christmas cracker

12 days of plastic free Christmas: day 11

The festive period brings with it a huge rise in the amount of single-use plastics. Everything from decorations, to wrapping and even some of the food on your Christmas table.

Here at the University of Hull we are asking everyone to take a pledge about reducing their plastic waste at Christmas by providing simple, easy and affordable ways to help minimise plastic waste in the home. Our 12 Days of Plastic-Free Christmas will run from December 1-12 and include, fun and easy to do swaps this Christmas.

Christmas crackers (insides)

Yesterday we highlighted some of the alternatives to plastic-laden bought Christmas crackers, and begun to show you how to make your own.  With over 150 million crackers pulled over the Christmas table each year, making changes to this one small bit of our Christmas routine would have a big impact in reducing seasonal plastic waste.  Even if only a third of this year’s 150 million Christmas crackers are pulled to reveal a plastic cracker gift, that would mean only 50 million little bits of plastic would become part of our environment over the festive period. 

If you’ve decided to make your own crackers you will need something to go inside.  Let’s be honest, it is a challenge replacing the traditional plastic “gift” with a non-plastic alternative. But who really needs a tiny comb or a fake moustache, especially when you know it will still exist in the environment centuries from now.  So instead of a zero-use plastic gift, we’ve come up with some suggestions for party games that can be shrunk to cracker-size.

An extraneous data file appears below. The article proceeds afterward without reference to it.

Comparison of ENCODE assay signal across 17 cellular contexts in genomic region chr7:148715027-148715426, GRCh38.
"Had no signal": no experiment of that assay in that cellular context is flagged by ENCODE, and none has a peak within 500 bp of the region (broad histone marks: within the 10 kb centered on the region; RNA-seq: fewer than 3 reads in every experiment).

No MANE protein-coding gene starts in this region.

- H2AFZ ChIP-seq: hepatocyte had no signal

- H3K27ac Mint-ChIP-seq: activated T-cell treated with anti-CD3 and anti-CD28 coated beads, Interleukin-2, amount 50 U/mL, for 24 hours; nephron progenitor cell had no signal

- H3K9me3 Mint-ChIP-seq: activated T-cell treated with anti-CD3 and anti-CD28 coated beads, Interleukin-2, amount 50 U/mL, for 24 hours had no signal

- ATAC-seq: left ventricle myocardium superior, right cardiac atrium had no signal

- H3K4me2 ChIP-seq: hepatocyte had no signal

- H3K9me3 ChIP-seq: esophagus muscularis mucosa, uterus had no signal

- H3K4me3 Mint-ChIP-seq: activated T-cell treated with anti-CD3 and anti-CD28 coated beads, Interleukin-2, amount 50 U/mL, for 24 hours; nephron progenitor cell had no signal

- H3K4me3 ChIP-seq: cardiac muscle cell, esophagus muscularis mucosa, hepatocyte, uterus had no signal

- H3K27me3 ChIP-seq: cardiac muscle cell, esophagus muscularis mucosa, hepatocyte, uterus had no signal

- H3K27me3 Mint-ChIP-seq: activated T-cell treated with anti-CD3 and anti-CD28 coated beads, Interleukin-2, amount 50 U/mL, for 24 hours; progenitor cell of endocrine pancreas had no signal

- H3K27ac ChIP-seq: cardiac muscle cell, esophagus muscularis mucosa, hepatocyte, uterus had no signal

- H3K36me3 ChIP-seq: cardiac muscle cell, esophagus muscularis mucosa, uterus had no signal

1.  Home-made hats – this is a good one for older primary-school aged children who can be set to the task of cutting out and decorating recycled newspaper hats. Paint the sheets  first and then cut the painted sheets into appropriately shaped strips.  Measure for fit, then just glue the ends together.  When the glue’s dried, fold them up so that they’ll fit inside the cracker
  2. Jokes – another good one for the kids. Grab a joke book and get them to write down their favourites on slips of paper: hand-writing practice that doesn’t feel like holiday homework. If you’re stuck for ideas, try http://badkidsjokes.tumblr.com/
  3. Games – tiny bingo boards with a seasonal theme (Chringo, anyone?) and a mini pencil, origami frogs for between-courses frog racing, Christmas Consequences with a pre-printed answer sheet and mini pencil, ‘Who am I?’ with each cracker having an item from the Christmas table

Reducing your plastic over Christmas does not mean going without and trying these ideas as a family can really enhance your enjoyment of the festive period.

Sources

Author: Kate Smith

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